Unless I’m mistaken, that would mean the city is giving Corizon Health Services free reign to decide who is too mentally or physically ill to be sent to the ESHU. To make matters worse, they’re not willing to give even a minimum standard for defining what state a prisoner must be in to be ineligible for isolation.
By outsourcing this to Corizon, the city has put its mentally ill inmates directly back in harms way, and all of the overtures we’ve been hearing about improving conditions for such people in and out of the criminal justice system should be mocked. Corizon has failed on dozens of occasions to provide routine treatment to mentally and physically ill prisoners on Rikers and other prisons around the country. These are the same folks who are responsible for the preventable deaths of at least 15 inmates in the last 5 years on Rikers Island — some of which died while in solitary confinement under Corizon’s supervision! And the BOC wants to vest them with the power to decide if prisoners are fit for solitary without guidance or outside opinion? This sounds like a disaster waiting to happen.
A Jail Within a Jail
Sadly, what NYC officials are currently selling as “solitary reform” is anything but. The rule changes leave several yawning protection gaps for young and mentally ill prisoners, and the announcement of the ESHU is a sign that the city has doubled down on the practice of isolating prisoners, despite Rikers’ own history of abusing the tactic and a growing body of evidence underscoring the immense harm it causes.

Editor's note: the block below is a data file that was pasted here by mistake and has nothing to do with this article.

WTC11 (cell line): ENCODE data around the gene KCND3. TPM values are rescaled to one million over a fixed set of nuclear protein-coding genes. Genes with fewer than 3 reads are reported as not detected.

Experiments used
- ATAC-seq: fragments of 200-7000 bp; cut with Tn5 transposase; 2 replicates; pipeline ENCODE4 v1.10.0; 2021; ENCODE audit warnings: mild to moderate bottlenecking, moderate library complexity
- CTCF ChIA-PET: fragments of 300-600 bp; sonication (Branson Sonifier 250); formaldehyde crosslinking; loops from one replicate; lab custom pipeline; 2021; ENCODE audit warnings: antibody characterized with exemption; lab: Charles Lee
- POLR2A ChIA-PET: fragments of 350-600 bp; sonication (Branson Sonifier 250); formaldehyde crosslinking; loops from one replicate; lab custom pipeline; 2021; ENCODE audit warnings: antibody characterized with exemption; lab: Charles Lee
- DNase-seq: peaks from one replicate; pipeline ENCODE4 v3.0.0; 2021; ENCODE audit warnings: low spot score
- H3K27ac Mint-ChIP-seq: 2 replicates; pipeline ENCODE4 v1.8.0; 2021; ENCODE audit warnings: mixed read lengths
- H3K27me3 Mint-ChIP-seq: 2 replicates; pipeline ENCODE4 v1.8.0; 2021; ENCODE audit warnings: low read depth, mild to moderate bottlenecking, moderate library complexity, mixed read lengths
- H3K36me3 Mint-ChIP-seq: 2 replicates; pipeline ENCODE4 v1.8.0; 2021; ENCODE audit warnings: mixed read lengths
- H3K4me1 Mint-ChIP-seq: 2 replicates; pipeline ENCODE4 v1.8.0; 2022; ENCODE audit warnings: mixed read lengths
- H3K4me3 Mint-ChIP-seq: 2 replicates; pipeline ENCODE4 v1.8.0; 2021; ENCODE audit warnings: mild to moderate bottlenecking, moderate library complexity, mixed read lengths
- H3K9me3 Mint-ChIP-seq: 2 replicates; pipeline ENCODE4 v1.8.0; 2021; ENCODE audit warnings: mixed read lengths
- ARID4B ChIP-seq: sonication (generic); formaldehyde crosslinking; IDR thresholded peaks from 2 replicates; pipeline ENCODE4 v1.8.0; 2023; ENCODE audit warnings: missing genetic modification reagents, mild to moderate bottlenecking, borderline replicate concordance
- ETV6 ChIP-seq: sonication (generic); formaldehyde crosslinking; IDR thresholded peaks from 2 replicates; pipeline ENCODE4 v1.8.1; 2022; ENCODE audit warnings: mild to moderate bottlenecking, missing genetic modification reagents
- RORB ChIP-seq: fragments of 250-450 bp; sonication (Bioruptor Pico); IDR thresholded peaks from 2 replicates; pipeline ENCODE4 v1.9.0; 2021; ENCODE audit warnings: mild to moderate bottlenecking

At the very least, the plan invites abuse as CO’s look to fill beds in this expensive new unit with its own dedicated and trained staff. Calling the move “the creation of a jail within a jail,” Former prisoner and president of Ex-Offender Nation Evie Litwok wrote:
To move forward with the Enhanced Supervision Housing Unit would be giving the very same correctional officers who have defied civility and humanity for several decades the right to continue to disregard, disrespect, and abuse the almost 15,000 detainees held there who have not even been convicted of a crime, but are merely awaiting trial. And these same officers want the mayor to put the 250 most “dangerous” criminals into that unit when we have no evidence there are 250 such people.
She’s exactly right. And even if we did have 250 “such people,” there’s no evidence that subjecting them to isolation does anything other than harm them and exacerbate their problems, reducing safety and security for everyone at Rikers in the long-run. Isolation doesn’t seem to make these violent and disobedient prisoners any less violent or disobedient as it is. What’s the point in creating a whole new unit to try the same dangerous and disproven tactic?
This was a shamefully shallow attempt at tackling one of the biggest pillars of brutality on Rikers Island, and New Yorkers should pack the public hearing and tell it to their faces on Tuesday before the BOC takes a vote.